All ETDs from UAB

Advisory Committee Chair

Aaron Fobian

Document Type


Date of Award


Degree Name by School

Master of Arts (MA) College of Arts and Sciences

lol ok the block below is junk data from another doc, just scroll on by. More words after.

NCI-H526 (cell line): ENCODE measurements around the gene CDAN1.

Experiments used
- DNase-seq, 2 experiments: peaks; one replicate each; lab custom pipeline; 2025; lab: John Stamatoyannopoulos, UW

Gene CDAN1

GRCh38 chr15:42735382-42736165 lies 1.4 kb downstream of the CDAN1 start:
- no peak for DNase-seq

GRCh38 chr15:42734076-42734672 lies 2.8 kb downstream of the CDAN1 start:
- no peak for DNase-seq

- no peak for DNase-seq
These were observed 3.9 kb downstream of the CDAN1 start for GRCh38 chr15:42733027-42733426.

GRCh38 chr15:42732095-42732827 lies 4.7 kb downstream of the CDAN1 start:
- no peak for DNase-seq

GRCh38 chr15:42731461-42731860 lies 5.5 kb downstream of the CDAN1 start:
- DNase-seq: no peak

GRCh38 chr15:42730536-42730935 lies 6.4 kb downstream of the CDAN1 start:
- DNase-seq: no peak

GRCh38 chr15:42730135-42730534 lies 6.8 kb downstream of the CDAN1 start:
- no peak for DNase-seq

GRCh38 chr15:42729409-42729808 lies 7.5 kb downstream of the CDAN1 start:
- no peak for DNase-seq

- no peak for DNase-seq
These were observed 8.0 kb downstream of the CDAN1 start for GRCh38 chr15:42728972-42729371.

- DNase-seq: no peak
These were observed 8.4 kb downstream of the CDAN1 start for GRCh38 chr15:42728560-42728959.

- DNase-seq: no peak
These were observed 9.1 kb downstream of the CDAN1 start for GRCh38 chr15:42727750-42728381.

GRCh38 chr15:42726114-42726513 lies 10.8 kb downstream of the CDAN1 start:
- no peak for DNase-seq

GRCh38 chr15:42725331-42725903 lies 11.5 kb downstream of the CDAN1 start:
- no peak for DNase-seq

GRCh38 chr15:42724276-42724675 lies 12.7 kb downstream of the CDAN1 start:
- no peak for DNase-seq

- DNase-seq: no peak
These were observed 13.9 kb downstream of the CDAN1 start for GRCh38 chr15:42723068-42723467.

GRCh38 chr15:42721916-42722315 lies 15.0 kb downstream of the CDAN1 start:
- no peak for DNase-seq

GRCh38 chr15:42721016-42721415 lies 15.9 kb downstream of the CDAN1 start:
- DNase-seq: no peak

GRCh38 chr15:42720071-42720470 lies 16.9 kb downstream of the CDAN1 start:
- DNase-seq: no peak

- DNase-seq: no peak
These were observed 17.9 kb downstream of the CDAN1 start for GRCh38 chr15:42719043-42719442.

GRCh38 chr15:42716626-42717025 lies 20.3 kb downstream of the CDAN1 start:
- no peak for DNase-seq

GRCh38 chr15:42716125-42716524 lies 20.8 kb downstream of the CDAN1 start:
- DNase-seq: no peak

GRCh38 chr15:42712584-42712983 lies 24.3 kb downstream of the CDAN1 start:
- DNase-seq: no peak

Background Digital media use has become an integral part of society and may contribute to adverse physical and mental health outcomes, particularly among adolescents. However, few studies have examined the longitudinal effects of adolescent digital media use across the transition from adolescence to young adulthood. As adolescents present as a highrisk group for the adverse effects of digital media use on mental and physical health, the present studies identified digital media use trajectories from adolescence into young adulthood and examined these trajectories as predictors of sleep duration, cardiometabolic health, and mental health outcomes in young adulthood. Methods Participants (Mage=15.53; 56.86% female, 66.89% White) from The National Longitudinal Study of Adolescent and Adult Health database who provided digital media use data in Waves I-IV were included. A group-based modeling approach was used to identify trajectories of digital media use across Waves I-IV. General linear models assessed the relationships between trajectory group and sleep duration, body-mass-index, waist-to-height ratio, cholesterol, triglycerides, C-reactive protein, blood pressure, depressive symptomology, working memory, and short-term memory. Multinomial iv logistic regression models assessed the relationship between trajectory group and type 2 diabetes, anxiety, and depression diagnoses, suicidal ideation, and suicide attempts. Logistic regression models also assessed the relationship between parental support, family connectedness, face-to-face interactions with peers, and self-esteem as predictors of digital media use trajectory group. Results Four digital media use trajectories emerged: Group 1 “increase” (9.97%), Group 2 “low” (73.36%), Group 3 “decrease” (13.94%), and Group 4 “high” (2.73%). Individuals with low patterns of digital media use (Group 2) had 1) lower body-massindex as compared with individuals in Groups 1, 3, and 4, 2) lower waist-to-height ratio as compared with individuals in Groups 1 and 4, 3) higher high-density lipoprotein as compared with individuals in Group 1, 4) increased short-term memory as compared with individuals in Group 4, and 5) decreased odds of suicide attempts in the past 12 months at Wave IV as compared with individuals in Groups 3 and 4. Conclusions Longitudinal patterns of low digital media use had a significant protective effect on physical and mental health outcomes in young adulthood, including lower body-massindex and waist-to-height ratio, higher high-density lipoprotein and short-term memory, and decreased odds of suicide attempts in the past 12 months at Wave IV.



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